Just came across a guest post by Shoshanna Jaskoll on Life in Israel which is an eye-opener. It opens a discussion on the attitude of religious and ultra-religious men towards women, from the extension of the prohibition to hear a woman singing while a man is davening the "Shma," to a general prohibition of women singing, period, including zemirot Shabbat (no sexual intent or content whatsoever) in a mixed group. From condemning women for not being "tzni'us" enough to threatening to expose those women who dress in burkas; also disallowing photographs and ads depicting women (even of those modestly dressed) and essentially removing them from the "public sphere."
Nowhere do I see any religious and ultra-religious male indignation, however, towards men who emotionally and even sometimes physically assault women who dare to do the dastardly deed of sitting in the front in buses not officially designated as "Haredi" (ultra-religious) buses. Obviously, those who choose to ride a marked Haredi bus should know what they're getting into--although I am not condoning such behavior on those buses, either. It is simply criminal.
Here is a portion of her post, and links to various related ones. I believe serious change in Judaism on this issue is necessary and imperative.
Hi, its me, Woman. It’s... been a while. And even longer since we frolicked in the garden of Eden, huh? Was nice back then... before you told me that God said not to touch the tree, but actually, what He said was not to eat from the tree…
Such a world of difference between touching and eating- don’t you think? Like the difference between looking and lusting? Between appreciating and desiring? Between wanting and taking…
But I digress. When the snake proved that I would not die by touching the tree, I thought perhaps you had misunderstood, that the message somehow was incorrect. For you would never mislead me.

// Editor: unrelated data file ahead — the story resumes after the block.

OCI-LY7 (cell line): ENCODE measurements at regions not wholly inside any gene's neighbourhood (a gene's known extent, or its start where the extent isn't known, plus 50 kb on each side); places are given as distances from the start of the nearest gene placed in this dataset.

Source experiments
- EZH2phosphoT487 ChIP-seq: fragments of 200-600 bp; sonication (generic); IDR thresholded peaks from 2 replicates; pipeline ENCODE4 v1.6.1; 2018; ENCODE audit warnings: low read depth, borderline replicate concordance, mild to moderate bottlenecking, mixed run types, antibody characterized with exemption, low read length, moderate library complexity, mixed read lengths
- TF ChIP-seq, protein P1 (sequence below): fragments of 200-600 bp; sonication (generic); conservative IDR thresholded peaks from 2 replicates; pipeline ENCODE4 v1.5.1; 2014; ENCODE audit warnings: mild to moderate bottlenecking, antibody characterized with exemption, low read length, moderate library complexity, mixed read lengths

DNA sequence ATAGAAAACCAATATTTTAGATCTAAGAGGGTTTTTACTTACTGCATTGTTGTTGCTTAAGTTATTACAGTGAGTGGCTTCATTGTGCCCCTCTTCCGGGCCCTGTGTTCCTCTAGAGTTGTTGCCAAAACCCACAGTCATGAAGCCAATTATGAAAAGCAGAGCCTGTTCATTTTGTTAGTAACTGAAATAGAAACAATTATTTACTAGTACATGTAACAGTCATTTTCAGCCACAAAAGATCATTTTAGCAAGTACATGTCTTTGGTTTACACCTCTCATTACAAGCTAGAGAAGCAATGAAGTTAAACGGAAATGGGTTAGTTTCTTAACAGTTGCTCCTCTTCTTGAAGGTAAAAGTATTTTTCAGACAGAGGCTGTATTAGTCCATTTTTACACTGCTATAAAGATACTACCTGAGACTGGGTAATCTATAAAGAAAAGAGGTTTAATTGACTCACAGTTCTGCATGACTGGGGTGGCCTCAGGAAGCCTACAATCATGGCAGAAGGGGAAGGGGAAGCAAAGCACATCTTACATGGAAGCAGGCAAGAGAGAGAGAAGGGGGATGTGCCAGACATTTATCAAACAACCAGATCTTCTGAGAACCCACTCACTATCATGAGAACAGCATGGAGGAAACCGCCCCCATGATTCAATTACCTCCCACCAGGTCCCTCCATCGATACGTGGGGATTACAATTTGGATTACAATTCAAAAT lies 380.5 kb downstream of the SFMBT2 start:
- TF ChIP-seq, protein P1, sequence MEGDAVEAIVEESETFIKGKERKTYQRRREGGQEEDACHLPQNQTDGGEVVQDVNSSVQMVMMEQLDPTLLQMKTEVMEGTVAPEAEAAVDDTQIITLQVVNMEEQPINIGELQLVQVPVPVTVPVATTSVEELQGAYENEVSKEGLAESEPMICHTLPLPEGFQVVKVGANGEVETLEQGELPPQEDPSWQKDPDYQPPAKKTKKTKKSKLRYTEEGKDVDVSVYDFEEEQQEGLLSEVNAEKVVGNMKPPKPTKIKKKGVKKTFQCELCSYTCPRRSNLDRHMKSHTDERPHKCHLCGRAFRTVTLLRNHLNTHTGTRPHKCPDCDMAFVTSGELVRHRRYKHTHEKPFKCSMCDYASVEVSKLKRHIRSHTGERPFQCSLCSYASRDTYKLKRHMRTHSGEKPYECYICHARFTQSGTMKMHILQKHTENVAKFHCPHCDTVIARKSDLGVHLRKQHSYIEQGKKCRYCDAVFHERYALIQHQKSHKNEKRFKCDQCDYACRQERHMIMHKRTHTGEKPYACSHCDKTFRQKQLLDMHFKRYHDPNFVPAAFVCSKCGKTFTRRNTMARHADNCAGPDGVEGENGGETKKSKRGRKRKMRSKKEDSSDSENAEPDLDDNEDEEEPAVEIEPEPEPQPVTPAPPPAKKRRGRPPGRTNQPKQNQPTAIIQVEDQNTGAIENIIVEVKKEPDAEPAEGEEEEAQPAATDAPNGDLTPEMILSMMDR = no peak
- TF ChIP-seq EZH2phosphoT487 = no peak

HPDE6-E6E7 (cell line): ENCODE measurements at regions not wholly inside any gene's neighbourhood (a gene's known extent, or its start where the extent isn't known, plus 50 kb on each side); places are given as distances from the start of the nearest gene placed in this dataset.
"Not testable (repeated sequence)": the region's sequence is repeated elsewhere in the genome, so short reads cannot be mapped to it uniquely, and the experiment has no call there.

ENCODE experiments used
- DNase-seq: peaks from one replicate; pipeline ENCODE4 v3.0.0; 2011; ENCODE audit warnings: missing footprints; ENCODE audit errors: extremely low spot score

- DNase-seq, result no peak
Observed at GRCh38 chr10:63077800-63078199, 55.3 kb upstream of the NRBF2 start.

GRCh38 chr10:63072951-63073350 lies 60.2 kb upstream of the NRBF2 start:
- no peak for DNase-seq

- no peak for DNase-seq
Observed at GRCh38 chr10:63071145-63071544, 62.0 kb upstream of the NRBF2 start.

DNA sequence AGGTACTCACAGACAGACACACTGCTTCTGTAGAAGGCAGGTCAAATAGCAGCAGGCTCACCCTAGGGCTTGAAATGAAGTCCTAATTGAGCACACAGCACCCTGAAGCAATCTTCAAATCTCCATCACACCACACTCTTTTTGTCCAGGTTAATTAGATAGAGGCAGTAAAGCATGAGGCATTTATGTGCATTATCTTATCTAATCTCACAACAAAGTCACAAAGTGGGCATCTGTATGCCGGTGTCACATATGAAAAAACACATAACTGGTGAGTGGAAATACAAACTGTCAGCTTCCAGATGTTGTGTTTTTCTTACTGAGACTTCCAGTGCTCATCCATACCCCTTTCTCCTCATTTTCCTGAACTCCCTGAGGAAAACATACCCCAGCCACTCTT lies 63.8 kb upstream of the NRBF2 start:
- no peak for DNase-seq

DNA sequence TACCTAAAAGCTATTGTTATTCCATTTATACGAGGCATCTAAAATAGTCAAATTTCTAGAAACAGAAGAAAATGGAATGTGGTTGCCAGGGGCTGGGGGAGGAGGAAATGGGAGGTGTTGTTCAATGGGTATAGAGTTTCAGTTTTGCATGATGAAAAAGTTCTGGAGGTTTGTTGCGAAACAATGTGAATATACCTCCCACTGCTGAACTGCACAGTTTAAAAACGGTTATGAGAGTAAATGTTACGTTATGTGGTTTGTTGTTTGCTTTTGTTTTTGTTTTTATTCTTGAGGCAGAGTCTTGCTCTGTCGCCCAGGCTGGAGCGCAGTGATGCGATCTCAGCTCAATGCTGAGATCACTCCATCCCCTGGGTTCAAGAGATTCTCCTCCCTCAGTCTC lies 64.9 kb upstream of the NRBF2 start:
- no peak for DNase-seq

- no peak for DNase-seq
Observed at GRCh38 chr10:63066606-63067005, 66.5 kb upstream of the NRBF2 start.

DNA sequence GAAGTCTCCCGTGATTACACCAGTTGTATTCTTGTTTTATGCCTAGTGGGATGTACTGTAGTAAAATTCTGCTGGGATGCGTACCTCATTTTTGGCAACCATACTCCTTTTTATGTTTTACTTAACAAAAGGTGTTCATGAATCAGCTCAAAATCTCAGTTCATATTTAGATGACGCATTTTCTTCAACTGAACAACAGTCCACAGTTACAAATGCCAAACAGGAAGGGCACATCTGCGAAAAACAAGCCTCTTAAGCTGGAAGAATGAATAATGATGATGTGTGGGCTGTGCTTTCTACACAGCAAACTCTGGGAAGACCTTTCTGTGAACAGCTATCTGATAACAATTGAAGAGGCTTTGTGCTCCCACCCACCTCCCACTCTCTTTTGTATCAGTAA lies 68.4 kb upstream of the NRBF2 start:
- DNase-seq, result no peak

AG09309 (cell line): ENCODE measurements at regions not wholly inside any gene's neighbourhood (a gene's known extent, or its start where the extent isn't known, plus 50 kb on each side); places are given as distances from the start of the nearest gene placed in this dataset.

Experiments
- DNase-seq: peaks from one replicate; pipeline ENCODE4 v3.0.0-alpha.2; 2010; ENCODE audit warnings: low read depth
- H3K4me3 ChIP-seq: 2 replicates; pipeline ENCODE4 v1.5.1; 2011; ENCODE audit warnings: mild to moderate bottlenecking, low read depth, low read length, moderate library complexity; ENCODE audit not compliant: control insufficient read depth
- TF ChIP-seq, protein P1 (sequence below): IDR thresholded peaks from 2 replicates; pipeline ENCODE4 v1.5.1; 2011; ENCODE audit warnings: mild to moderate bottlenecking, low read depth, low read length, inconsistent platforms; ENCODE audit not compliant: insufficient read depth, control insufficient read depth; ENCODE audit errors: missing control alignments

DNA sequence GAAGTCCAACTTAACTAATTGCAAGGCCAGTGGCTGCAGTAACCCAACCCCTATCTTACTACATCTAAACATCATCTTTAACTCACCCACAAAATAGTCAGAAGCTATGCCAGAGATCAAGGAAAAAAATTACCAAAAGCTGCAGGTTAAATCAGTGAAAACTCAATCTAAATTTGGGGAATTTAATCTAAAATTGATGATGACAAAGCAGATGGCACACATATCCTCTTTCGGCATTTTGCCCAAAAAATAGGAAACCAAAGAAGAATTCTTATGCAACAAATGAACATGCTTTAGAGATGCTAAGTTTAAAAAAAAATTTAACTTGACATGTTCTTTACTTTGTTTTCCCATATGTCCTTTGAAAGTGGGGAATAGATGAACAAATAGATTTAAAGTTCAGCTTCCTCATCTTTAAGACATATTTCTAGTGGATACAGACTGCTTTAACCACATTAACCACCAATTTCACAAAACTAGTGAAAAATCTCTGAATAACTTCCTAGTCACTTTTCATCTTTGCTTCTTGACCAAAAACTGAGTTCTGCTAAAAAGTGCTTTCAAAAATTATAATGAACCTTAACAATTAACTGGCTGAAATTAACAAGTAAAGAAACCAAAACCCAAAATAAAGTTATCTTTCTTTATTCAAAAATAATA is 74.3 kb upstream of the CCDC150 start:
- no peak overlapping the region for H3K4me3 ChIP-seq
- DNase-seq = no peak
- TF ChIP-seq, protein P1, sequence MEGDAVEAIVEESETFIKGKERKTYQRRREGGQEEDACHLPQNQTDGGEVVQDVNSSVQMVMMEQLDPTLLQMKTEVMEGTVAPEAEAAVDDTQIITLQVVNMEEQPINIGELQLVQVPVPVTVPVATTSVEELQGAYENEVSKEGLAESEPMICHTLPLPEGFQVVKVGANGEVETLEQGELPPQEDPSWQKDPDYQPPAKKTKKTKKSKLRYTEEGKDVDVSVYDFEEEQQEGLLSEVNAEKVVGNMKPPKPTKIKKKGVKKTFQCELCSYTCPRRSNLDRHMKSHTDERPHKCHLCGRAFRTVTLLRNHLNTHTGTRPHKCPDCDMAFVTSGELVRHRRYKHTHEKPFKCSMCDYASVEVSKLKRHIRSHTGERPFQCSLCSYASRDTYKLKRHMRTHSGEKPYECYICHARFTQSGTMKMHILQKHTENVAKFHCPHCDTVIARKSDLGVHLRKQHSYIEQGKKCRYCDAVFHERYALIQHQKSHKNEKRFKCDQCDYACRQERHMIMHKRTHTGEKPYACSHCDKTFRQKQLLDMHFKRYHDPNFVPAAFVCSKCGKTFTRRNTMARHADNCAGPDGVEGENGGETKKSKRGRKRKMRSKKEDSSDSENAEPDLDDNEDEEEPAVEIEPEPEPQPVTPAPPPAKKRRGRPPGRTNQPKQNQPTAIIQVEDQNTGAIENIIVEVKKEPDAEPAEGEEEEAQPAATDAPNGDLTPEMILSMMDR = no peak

But, how to show you? So, I took of the fruit and gave you to eat too... and then, the world went black.
It was then that you revealed that the prohibition had been against eating from the tree and not as you had taught me, from touching the tree. You told me that we had just betrayed our Creator.
I wanted to die. I didn’t understand why you had told me something false; something that was not commanded of us. But I had no time to contemplate, for you told me to hide and to make us clothing.
And then He searched for us- called out and asked where you were. And you did the one thing I could never have expected.
You betrayed me- and as you did the world changed. The garden, so green and glorious, dulled to a shadow of what had been. The vibrant cobalt sky paled in shame of your act. The Earth hardened herself against you.
I was your other half, the being you longed for, the only other person in the entire universe. And yet, you screamed out:
‘The woman you gave me- She made me eat!’
I can still hear that scream; it resonates in my soul and in the pieces of my heart.
And it reaches through the years and translates into Yiddish, in the Pashkevilles plastered on the streets, in the tomatoes, eggs and stink bombs thrown at my daughters.
It’s the women! The women are our downfall!
You are still screaming. And I am still hurting.
More posts and articles on this subject, here, here, here and here.